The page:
At age 39, Noemi Nieves went to her gynecologist due to irregular periods and blood discharge from her right breast. The tests revealed that she was pregnant, yet that was not the source of her pain. Her doctor urged her to get a mammogram, and the results were the opposite of the joyous news of being pregnant.
At age 39, Noemi Nieves was pregnant with twins and had breast cancer.
Her doctor urged her to make a choice due to the possible aggressive nature of the cancer.
Nieves was shocked by the cancer diagnosis since she had no family history of breast cancer and felt overwhelmed, so she decided to get a second opinion and made an appointment with Priyanka Raval, MD, a breast medical oncologist at the Georgia Cancer Center who performed an ultrasound on Nieves.
“This is an aggressive cancer, you will have to make a treatment choice,” Nieves recalled Ravel saying once they had gotten the results back.
Being pregnant rules out many treatments, especially in the first trimester, including chemotherapy. With her doctors and family urging her for a decision, Nieves decided to undergo surgery and get a mastectomy.
“After the mastectomy, that is when we found out how aggressive it was,” Nieves says and was thankful she got the surgery so they knew the scope of her cancer.
Her tumor was so large that it took up almost the entire breast. Along with the large tumor, she also had a large amount of lymph nodes that traveled down her arm.
After the surgery she started her chemotherapy, using doxorubicin, which is better known as ‘Red Devil.’ It earned the name due to its color and aggressiveness, but it is one of the safest options for pregnant women.
While undergoing this treatment, Nieves continued her job as a registration specialist here at the Georgia Cancer Center. She would schedule her treatment on Friday afternoons so she would not suffer the side effects while working.
It was difficult at first for Nieves to balance her treatment with work and providing for her family, but her friends and family, including her children, stepped up to the plate and provided support for her every step of the way. Her best friends even shaved their heads with her so she would not go through it alone.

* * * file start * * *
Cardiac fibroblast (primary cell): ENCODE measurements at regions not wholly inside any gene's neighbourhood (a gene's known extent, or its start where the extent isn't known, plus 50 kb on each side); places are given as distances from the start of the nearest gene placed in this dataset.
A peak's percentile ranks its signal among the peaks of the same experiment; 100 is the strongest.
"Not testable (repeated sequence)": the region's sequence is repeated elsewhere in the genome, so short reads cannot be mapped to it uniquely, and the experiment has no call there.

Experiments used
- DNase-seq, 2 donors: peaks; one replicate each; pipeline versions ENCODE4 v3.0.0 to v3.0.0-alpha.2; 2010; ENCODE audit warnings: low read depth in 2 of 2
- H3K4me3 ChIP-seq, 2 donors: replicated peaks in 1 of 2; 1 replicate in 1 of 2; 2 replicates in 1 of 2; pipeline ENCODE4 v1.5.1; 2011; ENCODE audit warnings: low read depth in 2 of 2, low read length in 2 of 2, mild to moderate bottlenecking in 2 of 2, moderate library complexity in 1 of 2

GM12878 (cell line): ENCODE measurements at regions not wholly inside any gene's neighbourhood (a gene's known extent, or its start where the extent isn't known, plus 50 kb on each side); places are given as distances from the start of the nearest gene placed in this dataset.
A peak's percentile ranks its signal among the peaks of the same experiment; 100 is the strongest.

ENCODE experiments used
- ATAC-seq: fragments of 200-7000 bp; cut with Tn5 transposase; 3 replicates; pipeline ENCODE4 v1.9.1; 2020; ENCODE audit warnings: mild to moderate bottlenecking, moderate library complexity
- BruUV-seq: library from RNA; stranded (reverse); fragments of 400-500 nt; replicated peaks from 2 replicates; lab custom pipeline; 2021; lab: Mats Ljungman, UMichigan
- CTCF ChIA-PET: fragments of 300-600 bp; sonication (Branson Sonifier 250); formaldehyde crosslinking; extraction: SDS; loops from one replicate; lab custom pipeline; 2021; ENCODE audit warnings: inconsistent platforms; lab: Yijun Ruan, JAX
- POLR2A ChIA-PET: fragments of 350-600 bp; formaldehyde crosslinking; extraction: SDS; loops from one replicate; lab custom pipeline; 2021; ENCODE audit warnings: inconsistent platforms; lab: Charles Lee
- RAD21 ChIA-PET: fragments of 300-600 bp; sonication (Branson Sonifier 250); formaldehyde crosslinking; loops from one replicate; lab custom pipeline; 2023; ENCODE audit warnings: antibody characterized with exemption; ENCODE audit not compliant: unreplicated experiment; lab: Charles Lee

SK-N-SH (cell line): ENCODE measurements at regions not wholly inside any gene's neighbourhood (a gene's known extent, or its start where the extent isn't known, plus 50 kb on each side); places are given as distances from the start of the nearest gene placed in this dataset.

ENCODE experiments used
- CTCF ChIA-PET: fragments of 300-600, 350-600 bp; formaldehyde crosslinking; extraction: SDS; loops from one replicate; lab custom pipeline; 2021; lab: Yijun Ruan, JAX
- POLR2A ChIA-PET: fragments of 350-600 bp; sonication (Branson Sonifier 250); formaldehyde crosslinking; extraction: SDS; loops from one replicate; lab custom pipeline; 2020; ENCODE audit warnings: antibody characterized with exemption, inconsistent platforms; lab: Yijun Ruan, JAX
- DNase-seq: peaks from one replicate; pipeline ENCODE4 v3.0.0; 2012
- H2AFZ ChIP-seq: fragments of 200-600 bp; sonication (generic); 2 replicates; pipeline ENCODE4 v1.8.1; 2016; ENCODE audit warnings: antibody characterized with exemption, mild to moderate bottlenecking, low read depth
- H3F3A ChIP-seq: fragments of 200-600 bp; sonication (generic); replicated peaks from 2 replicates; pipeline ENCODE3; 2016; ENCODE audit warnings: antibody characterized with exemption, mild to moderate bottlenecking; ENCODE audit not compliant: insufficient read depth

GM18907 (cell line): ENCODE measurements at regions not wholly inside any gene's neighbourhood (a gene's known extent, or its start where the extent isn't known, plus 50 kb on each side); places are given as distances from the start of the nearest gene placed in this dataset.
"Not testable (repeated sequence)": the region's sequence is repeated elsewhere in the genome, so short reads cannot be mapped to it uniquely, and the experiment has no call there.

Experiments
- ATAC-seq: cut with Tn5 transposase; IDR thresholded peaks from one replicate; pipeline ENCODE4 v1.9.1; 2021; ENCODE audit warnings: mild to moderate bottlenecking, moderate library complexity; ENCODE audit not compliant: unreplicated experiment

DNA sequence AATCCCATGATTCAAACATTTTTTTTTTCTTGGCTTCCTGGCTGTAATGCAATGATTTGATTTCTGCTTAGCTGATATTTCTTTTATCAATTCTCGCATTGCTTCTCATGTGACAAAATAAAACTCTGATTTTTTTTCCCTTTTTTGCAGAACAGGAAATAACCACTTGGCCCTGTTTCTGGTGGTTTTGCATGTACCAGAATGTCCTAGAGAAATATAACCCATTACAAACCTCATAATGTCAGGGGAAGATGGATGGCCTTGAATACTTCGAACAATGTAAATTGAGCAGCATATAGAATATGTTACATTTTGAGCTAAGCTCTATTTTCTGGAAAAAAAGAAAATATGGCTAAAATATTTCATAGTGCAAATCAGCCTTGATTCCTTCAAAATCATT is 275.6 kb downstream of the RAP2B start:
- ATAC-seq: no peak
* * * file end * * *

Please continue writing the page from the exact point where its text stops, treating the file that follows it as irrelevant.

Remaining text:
“She said we are going to be twins and we are going to do this together,” Nieves said about her best friend who shaved off her dreadlocks that she had had for years.
Alongside her support system at home, Nieves was under the watchful eyes of multiple doctors. While being pregnant and undergoing cancer treatment is not unheard of, it is still a rare occurrence, especially since Nieves was expecting twins and also had a heart condition.
“When I tell you I was seeing a lot of doctors…I was seeing my surgeon, Dr. Raval, Dr. Guha, the lymphedema doctor due to all of the swelling that I had,” Nieves said when talking about her care. She also was seeing an OB Cardiologist and two fetal medicine doctors.
After six treatments of chemo, Nieves gave birth to her twins at eight months.
“They were great,” she said. “They were preemies. My son was four pounds and my daughter was 3 pounds.”
She continued chemo treatment with 12 rounds of Paclitaxel, also known as Taxol, and was finally able to ring the bell. She followed that up with radiation treatment and has a few medications and infusions that she has to continue taking, but she is officially cancer-free.
Nieves loves to share her stories with the patients she sees at the clinic and hopes that she can help inspire them to continue the fight. She always reminds them that they are never alone in their journey and that she will be there every step of the way. She even spoke at the Breast Cancer Survivor Community Social that happens at the M. Bert Research Building once a month.
“There is hope, do not give up. Do not give up because you can fight and you can get through it.”
If you would like to schedule an appointment or a screening with our Breast Cancer Team, you can visit our website here or you can call 706-721-6744. If you would like to learn more about Nieves’ story, watch her patient profile on the Georgia Cancer Center’s YouTube page.